Duplicating virtual machines using SysPrep

This content is 18 years old. I don't routinely update old blog posts as they are only intended to represent a view at a particular point in time. Please be warned that the information here may be out of date.

One of the joys of virtualisation is the flexibility afforded by the ability to copy virtual machine files around the network for backup purposes or just to create a new machine (especially with Microsoft’s new Virtual Server licensing arrangements). Unfortunately, just as for “real” computers, simple file copies of Windows-based virtual machines can cause problems and are not supported (see Microsoft knowledge base article 162001).

All is not lost though, as Microsoft does support the duplication of virtual hard disks using the system preparation tool (SysPrep) and Megan Davis has written about sysprepping virtual machines on her blog. I tested it today and it works really well – basically a 3 step process of:

  1. Install and configure a source virtual machine as required (i.e. operating system installed, virtual machine additions installed, service packs and other updates applied), making sure it is in a workgroup (i.e. not a domain member).
  2. Locate the appropriate version of the Windows deployment tools (I used the ones from the \support\tools\deploy.cab file on a Windows Server 2003 CD) and create an answer file (C:\sysprep\sysprep.inf). Then copy the sysprep.exe and setupcl.exe deployment tools to C:\sysprep.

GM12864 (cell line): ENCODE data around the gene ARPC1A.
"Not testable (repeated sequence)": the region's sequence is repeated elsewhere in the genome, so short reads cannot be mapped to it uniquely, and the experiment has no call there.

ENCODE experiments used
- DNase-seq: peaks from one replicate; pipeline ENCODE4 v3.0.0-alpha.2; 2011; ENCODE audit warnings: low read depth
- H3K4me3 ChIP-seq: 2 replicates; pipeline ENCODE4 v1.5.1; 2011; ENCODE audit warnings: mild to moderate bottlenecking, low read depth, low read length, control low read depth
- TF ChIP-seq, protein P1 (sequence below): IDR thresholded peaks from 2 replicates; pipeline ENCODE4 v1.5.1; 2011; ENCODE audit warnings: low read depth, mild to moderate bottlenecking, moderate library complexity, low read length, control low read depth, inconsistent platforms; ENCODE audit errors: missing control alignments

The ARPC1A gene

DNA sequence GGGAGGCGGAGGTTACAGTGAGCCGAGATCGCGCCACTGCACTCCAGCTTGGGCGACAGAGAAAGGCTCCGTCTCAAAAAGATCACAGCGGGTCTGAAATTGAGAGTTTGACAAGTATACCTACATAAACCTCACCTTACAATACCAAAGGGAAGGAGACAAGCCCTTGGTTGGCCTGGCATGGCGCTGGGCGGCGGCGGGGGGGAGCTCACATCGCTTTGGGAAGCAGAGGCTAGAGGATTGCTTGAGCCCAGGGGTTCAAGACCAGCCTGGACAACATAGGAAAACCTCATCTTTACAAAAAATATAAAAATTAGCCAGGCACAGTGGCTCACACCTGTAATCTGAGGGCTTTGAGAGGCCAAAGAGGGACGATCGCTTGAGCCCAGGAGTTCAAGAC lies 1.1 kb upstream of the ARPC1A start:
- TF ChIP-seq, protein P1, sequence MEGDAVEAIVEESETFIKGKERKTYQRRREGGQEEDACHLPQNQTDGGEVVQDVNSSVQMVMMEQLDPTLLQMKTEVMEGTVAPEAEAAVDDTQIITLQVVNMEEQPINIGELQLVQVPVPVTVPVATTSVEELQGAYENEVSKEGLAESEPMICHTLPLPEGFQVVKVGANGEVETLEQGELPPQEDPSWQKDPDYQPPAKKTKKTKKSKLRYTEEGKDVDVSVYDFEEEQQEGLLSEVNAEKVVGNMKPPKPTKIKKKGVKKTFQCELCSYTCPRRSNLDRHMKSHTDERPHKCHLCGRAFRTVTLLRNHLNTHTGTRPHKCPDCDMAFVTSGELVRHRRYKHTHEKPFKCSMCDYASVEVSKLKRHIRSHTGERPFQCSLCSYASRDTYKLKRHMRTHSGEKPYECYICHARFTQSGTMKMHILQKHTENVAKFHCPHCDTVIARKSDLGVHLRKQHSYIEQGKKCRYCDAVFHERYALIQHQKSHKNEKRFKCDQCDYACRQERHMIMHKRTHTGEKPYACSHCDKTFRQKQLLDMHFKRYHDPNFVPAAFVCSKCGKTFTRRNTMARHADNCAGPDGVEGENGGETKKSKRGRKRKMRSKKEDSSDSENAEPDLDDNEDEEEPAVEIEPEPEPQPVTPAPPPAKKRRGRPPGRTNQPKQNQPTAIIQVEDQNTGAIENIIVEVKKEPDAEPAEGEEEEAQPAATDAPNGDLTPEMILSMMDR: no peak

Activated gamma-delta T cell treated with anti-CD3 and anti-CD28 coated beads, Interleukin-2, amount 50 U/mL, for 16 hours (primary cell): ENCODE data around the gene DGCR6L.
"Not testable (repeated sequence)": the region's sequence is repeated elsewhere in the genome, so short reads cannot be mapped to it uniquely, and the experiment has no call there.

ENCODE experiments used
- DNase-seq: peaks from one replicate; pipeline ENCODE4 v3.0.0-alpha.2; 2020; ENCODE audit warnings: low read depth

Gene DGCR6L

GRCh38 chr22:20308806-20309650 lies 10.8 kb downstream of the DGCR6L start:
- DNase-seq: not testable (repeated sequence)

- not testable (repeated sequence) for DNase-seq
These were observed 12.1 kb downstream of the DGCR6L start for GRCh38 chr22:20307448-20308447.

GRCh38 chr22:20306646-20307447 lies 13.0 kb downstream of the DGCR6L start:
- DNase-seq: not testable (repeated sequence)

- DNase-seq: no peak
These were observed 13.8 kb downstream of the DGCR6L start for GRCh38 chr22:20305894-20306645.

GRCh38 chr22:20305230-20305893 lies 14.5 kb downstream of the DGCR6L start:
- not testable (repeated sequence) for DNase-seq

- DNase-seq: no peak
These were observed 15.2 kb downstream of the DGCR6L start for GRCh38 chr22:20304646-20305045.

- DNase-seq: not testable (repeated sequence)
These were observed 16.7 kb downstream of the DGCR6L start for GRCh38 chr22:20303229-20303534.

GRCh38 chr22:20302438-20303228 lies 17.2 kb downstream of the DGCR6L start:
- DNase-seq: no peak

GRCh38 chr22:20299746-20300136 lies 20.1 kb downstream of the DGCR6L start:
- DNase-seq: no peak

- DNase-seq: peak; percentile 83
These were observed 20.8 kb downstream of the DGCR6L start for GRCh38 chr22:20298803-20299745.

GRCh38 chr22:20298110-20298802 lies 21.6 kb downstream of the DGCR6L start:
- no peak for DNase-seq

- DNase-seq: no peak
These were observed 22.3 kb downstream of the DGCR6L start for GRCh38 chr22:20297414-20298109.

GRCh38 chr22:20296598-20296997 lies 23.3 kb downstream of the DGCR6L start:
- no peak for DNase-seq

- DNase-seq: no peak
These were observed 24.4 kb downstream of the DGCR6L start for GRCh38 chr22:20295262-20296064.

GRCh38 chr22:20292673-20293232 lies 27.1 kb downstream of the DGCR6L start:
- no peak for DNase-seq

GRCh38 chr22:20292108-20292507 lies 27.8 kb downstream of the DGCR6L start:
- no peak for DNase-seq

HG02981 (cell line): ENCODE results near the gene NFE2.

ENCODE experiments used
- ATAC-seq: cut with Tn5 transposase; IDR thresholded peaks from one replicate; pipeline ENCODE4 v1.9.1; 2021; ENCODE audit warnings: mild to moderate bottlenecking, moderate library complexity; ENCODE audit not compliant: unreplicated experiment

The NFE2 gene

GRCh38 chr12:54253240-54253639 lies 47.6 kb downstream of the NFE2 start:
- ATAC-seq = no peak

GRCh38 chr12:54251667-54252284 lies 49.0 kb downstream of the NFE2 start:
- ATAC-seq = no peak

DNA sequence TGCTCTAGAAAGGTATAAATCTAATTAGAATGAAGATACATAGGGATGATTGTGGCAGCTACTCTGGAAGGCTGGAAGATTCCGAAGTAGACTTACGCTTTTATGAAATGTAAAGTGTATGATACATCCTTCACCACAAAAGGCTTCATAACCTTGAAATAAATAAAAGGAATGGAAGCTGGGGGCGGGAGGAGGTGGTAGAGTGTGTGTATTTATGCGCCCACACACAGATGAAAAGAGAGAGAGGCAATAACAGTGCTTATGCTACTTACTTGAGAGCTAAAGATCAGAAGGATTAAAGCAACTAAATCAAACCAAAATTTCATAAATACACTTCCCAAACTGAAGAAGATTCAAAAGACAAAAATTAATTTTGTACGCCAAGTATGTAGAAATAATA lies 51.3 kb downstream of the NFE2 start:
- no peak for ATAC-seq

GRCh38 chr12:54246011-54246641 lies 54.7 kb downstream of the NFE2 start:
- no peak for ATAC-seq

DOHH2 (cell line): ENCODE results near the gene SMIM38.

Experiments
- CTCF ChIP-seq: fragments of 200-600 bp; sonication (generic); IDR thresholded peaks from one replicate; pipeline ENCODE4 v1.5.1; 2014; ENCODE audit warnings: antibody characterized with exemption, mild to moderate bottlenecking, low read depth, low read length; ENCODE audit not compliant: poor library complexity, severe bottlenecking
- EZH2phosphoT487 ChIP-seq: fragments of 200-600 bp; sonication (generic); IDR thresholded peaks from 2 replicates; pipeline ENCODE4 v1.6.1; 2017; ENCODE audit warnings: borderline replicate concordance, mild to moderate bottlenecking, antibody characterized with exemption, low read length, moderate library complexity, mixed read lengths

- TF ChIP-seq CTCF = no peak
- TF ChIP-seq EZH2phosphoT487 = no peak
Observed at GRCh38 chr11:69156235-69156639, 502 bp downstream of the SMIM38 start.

3. Run SysPrep to reseal and shut down the guest operating system, then copy the virtualmachinename.vhd file to a secure location (make it read-only to prevent accidental overwrites, but also apply appropriate NTFS permissions). This file can then be duplicated at will to quickly create new virtual machines with a fully-configured operating system.

For anyone who is unfamiliar with SysPrep, check out Killan’s guide to SysPrep (which, despite claiming not to be written for corporate administrators or OEM system builders, seems like a pretty good reference to me).

Toshiba PX1223E-1G32 320GB External Hard DiskIncidentally, there are major performance gains to be had by moving virtual machines onto another disk (spindle – not just partition). Unfortunately my repurposed laptop hard disks were too slow (especially on a USB 1.1 connection), so I had to go out this afternoon and buy a USB 2.0 PCI adapter along with a decent external hard disk (a Toshiba 320GB 7200 RPM external USB 2.0 hard drive with 8MB data buffer) – that speeded things up nicely.

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